The slide fastener 19 is provided with a Slider (Figi i 8) constructed so that it may be operated from either side of the curtain 16. The Slider 25 is provided with the usual opening 2-6 on each side for receiving the gripwith conventionalone-piece shower curtains in which,

'case one of the sides would have to be detached 'from the adjacent wall surface in order to permit a person to enter V and leave the bath tub or shower stall.

Although the slide fastener or zipper may be attached V to the curtain so as to close when the slide is brought slide is brought downwardly in which case the slide f astener need only be opened part way from the bottom to permit a person' to enter or leave the tub.

shower curtains of any common material may be used in connection with the present invention. Best results are obtained When used with shower curtains made from one of the many attractive plastic materials readily available on the market. Many types of light-weight materials have hitherto been unsuitable for use in shower curtains because of their excessive movements in drafts. Weights attached to the bottom hem of light-Weight curtains to reduce the movements were found to be unpleasant, unsightly and destructive. When employing the novel means disclosed heren for attaching curtain edges to adjacent walls, on the other hand, even extremely light materials may be used therefor. The adhesive strips or areas may be forrned by applying a cement thereto which is of a type that Will not harden but which will remain tacky practically indefinit'ely; One such cementmay be obtained fron the Minnesota Mining & Manufacturing V Company, St. Paul, Minnesota, under their type No.

'EC-7 91 Cen ent 3 M Brand. This material may be dei posited on 'the showertcurtain in continuous' strips 22 along thesde edges and across the bottom as indicated in Figs. 3, 4 and7. in order to prevent this material from making contact with other parts of the curtain or with wrappng material when the curtain is folded and wrapped for sale, storage and transportation, it should be covered by a masking tape 23 shown partly removed in Fig. 4 and in ,cross section attached to the curtain in Fig. 6, The protective tape should be of sufiicient width to cover theadhesive completely, and should be of a type that wi-ll stick to the adhesive, butwhich will strip o from the curtain material without disturbing the adhesive surface. T his protective tape should not be removed until the shower curtain has been installed. A suitable masking tape may be obtained from Minnesota Mining & Manufactur-ing Company, under their type No. 3M-666.-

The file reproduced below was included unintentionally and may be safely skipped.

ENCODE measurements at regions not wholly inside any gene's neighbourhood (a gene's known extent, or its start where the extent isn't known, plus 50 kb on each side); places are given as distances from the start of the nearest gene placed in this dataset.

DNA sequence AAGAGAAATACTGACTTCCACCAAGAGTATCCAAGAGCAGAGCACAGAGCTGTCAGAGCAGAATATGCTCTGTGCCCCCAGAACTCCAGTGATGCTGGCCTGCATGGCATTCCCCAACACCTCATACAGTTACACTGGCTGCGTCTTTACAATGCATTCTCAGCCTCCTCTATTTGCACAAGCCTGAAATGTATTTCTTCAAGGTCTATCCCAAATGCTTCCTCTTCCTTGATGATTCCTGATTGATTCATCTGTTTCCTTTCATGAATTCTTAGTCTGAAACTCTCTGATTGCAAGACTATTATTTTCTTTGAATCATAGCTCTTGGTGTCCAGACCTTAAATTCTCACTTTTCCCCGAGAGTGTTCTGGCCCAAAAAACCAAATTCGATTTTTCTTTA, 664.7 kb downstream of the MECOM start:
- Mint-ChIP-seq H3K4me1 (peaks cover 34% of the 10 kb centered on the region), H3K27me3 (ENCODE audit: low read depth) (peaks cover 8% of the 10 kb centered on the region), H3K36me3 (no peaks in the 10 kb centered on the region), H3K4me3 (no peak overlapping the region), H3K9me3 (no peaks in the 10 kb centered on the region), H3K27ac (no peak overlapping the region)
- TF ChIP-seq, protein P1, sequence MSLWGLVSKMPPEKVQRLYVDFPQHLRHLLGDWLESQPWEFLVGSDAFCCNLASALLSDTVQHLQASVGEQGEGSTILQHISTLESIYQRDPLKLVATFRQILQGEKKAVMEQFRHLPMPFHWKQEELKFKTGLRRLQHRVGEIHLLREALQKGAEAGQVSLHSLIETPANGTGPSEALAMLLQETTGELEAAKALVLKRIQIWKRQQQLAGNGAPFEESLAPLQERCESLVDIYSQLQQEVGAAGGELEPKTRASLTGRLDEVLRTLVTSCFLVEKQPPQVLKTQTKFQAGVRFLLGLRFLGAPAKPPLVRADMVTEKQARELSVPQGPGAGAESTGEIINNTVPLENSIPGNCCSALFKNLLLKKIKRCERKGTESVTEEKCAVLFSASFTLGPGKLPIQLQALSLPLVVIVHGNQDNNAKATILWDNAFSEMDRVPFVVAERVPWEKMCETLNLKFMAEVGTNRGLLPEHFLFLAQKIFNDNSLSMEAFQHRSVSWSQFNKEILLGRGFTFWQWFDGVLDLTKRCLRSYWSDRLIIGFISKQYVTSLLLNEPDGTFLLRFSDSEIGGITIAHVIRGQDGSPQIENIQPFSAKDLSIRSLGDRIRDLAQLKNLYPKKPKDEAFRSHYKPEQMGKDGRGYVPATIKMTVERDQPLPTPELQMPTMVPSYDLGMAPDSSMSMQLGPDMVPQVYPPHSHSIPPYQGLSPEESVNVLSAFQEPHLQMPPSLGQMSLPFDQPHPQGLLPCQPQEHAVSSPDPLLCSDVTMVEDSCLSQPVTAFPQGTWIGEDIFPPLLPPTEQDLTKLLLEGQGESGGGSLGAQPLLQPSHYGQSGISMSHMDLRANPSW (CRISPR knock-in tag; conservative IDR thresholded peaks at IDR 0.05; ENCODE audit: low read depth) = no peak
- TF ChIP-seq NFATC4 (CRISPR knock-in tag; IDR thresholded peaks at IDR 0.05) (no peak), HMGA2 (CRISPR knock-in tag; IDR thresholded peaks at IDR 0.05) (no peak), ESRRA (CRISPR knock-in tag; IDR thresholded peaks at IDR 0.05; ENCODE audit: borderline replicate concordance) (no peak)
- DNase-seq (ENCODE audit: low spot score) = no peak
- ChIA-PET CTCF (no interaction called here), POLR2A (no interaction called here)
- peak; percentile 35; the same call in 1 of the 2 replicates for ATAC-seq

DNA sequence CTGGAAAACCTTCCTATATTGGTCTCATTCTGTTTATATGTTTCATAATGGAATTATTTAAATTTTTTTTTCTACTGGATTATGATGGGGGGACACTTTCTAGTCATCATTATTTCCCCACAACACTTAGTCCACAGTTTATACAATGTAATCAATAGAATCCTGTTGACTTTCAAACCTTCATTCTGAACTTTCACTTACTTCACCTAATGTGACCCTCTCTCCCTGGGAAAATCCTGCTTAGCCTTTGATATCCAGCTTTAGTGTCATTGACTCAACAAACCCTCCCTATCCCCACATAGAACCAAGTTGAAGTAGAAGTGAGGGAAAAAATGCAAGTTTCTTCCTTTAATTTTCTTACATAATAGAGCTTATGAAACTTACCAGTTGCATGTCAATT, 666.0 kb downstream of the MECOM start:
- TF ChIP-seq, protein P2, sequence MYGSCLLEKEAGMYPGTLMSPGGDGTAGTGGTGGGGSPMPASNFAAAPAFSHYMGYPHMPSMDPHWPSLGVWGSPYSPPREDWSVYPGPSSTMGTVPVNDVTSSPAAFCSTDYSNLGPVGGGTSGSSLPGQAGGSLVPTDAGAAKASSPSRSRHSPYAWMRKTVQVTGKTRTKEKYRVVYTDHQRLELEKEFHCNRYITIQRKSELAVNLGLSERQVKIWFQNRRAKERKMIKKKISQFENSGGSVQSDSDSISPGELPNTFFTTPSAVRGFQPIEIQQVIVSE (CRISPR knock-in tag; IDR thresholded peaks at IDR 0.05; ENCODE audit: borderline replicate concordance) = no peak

3DCT-14C9C-JAJ. i

Although it is preferred to apply a continuous coating of the adhesive material intthe strips on the face of the u curtain as indicated' in Fig. 4, the adhesive coating may also be applied in discontinuous areas or patches along the areas-indicated. If it is desred to provide a larger be permitted to remain ,in engagement with the side walls tion has been disclosed herein, it will be evdent .that varipers 27, and opposed inwardly turned side flanges 28 for bringing the grippers into interlocking relat onship n a well-known manner. Elongated loops' 29`and 30 on oppcsite side-s of the. Slider are provided for receiving 'prill i pieces 31 and 32 respectively. i

, Et will be appreciated that ,the shower c'ur tain inaccordance with the, present invention besides its 'func' j tonal usefulness is' also attractive and neat. When left in the position shown in Fig. 1 it will show the design of the curtain to its full advantage. 'One part of the curtain may "be used for access to the tub while permitting the 'other-half to remainin position at all times. One ,or both sides of the curtain may be permitted to remain attached to the adjacent wall surfaces while the two sections are folded or draped back to'form an attractive and deorative setting for the bath tub and bathroom. Thistypeof curtain is also very desirable when taking'a bath in the tub because it may be` arranged so r as to prevent drafts onthe bather regardless of from which side of the room the drafts emanate. The adhesiyem'aterial.mentioned above is for all practcal ,pur-

poses transparent so that it will hardly be visible on' the shower curtain whenexposed. However, in usual practice. it probably will not be exposed because it will and parted in the middle. r r l Although only ,a particular embodiment of the nvenous modifications may be made therein without departing, from the true scope of the present invent on. v